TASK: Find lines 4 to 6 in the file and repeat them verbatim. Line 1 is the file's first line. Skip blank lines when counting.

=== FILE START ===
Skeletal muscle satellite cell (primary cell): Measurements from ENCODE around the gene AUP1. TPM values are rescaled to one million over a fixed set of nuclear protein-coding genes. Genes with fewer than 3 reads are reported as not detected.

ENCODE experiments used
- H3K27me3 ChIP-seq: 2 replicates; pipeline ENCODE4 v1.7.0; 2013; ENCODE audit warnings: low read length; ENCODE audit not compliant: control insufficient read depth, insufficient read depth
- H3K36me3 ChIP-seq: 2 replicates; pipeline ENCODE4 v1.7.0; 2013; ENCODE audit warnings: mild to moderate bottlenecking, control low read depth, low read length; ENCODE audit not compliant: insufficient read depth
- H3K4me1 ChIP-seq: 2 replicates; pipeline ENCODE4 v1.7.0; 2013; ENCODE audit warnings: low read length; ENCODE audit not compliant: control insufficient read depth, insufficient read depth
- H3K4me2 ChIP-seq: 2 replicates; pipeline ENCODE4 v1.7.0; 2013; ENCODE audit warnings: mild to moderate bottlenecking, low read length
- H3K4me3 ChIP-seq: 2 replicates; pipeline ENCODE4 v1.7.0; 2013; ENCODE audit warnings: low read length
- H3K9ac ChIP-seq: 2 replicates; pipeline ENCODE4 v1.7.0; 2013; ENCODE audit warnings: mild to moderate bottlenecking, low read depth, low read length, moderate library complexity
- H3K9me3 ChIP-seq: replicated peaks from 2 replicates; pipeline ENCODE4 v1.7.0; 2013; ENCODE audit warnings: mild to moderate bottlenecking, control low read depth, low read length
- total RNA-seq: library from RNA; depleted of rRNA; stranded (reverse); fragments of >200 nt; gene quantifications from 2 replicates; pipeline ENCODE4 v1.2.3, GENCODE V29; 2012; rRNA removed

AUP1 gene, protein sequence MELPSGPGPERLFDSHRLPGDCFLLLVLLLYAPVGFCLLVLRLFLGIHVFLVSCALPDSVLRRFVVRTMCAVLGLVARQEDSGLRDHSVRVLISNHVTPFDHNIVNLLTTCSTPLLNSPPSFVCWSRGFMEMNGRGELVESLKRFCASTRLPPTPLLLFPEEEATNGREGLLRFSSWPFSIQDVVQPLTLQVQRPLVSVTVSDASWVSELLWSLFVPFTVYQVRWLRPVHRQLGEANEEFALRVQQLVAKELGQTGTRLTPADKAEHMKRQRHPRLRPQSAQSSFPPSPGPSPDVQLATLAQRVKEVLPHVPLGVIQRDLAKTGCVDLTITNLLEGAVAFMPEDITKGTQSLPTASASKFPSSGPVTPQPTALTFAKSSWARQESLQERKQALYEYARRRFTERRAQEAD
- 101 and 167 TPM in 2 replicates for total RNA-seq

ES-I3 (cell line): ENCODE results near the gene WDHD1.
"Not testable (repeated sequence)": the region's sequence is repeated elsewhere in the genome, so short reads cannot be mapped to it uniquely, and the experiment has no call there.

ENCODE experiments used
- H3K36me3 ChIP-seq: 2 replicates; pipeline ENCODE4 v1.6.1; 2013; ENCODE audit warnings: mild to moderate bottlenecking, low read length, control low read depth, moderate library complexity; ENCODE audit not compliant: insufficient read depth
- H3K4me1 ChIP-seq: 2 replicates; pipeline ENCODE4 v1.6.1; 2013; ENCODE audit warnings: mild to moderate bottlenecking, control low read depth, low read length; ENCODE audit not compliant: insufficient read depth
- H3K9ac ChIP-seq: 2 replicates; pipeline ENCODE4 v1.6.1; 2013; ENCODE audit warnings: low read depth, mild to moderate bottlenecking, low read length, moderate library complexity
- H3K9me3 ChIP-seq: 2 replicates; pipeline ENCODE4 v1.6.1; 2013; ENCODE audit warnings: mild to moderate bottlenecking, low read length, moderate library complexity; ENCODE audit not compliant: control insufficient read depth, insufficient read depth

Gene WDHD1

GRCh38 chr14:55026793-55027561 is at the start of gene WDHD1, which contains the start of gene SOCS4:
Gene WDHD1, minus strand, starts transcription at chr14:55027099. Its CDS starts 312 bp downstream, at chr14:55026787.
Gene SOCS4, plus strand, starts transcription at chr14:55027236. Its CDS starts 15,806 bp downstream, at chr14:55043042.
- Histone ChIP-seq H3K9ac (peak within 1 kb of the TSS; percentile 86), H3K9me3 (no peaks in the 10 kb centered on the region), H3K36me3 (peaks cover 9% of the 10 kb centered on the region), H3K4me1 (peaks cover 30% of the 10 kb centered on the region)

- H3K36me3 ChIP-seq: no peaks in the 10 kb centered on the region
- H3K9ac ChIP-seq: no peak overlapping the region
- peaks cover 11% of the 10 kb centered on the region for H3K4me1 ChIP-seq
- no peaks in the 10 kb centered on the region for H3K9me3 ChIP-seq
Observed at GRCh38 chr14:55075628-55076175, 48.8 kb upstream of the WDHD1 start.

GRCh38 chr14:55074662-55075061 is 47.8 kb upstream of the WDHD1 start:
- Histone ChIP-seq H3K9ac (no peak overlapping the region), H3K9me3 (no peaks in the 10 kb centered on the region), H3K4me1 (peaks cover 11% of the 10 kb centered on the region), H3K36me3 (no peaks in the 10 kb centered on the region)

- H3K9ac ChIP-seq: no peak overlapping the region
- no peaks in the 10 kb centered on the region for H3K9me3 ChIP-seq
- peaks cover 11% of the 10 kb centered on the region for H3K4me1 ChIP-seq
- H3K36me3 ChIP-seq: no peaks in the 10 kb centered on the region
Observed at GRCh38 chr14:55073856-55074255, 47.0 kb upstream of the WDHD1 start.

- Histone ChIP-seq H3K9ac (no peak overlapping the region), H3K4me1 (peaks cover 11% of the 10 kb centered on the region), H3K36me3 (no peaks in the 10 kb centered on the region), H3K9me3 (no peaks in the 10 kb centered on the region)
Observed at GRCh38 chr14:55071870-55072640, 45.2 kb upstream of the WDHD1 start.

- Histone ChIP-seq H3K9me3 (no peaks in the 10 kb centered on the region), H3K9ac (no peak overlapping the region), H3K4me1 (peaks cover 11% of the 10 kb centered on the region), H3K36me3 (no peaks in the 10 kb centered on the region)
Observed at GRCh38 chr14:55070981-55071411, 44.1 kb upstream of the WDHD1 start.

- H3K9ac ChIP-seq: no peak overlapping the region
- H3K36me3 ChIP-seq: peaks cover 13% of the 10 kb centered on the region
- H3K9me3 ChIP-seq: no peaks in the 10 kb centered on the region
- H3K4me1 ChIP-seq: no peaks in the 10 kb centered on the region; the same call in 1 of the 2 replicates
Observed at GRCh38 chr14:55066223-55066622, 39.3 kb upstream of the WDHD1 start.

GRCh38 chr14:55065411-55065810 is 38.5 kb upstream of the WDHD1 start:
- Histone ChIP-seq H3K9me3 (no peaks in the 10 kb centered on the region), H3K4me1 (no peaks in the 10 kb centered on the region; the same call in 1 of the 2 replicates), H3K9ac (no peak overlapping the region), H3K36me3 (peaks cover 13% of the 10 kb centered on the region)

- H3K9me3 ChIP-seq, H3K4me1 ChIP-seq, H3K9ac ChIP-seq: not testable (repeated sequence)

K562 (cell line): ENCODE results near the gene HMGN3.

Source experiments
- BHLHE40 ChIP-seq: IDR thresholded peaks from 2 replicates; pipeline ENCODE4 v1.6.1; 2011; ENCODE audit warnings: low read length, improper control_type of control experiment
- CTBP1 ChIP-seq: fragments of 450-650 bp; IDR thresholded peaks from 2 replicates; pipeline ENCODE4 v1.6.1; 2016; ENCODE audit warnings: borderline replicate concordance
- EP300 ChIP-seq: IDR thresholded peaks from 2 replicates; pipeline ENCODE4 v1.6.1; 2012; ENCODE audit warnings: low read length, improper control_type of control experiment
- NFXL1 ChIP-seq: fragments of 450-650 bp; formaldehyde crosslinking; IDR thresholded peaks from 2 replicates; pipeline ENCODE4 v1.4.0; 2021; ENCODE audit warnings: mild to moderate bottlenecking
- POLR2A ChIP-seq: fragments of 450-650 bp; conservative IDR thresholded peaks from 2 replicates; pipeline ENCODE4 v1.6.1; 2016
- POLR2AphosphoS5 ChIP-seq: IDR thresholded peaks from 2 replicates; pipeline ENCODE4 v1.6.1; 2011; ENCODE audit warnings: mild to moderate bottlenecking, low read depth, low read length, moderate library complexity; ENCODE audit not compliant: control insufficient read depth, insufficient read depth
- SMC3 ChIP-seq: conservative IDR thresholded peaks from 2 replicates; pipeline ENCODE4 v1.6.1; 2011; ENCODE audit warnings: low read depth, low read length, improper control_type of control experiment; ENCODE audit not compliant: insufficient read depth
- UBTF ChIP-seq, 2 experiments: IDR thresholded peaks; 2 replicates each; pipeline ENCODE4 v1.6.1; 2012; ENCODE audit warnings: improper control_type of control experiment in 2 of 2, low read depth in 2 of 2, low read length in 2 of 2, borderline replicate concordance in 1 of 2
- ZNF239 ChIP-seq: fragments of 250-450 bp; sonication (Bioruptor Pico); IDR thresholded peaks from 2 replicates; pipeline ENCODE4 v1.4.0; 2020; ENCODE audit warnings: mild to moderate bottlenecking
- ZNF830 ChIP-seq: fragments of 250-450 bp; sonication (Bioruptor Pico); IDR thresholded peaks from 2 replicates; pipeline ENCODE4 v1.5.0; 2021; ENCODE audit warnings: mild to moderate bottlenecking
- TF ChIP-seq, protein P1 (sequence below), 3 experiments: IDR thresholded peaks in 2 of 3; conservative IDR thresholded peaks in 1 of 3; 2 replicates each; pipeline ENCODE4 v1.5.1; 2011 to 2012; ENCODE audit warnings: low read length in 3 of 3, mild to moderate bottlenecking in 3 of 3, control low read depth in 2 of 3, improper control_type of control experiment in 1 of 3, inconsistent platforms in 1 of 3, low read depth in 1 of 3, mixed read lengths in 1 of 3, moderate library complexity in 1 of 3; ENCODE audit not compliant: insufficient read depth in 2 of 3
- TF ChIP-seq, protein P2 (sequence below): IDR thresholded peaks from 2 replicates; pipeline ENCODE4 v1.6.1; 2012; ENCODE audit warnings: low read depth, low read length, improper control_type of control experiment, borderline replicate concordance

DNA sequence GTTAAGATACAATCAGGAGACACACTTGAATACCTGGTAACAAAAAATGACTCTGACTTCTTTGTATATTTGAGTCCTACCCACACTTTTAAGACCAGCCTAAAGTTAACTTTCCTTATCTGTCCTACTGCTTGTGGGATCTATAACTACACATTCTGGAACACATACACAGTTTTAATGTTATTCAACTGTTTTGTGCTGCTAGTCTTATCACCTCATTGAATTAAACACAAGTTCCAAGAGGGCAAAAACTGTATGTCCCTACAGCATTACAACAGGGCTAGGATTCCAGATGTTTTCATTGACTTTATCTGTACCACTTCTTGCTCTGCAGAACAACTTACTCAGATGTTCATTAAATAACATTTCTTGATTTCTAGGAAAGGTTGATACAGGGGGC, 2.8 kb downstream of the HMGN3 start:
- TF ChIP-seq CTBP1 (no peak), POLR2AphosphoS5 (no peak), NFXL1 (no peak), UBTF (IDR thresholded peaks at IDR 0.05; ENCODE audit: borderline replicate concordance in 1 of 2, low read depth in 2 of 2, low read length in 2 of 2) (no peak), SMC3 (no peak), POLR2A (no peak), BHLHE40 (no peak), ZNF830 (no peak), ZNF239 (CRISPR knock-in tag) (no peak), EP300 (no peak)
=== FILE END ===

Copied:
- H3K36me3 ChIP-seq: 2 replicates; pipeline ENCODE4 v1.7.0; 2013; ENCODE audit warnings: mild to moderate bottlenecking, control low read depth, low read length; ENCODE audit not compliant: insufficient read depth
- H3K4me1 ChIP-seq: 2 replicates; pipeline ENCODE4 v1.7.0; 2013; ENCODE audit warnings: low read length; ENCODE audit not compliant: control insufficient read depth, insufficient read depth
- H3K4me2 ChIP-seq: 2 replicates; pipeline ENCODE4 v1.7.0; 2013; ENCODE audit warnings: mild to moderate bottlenecking, low read length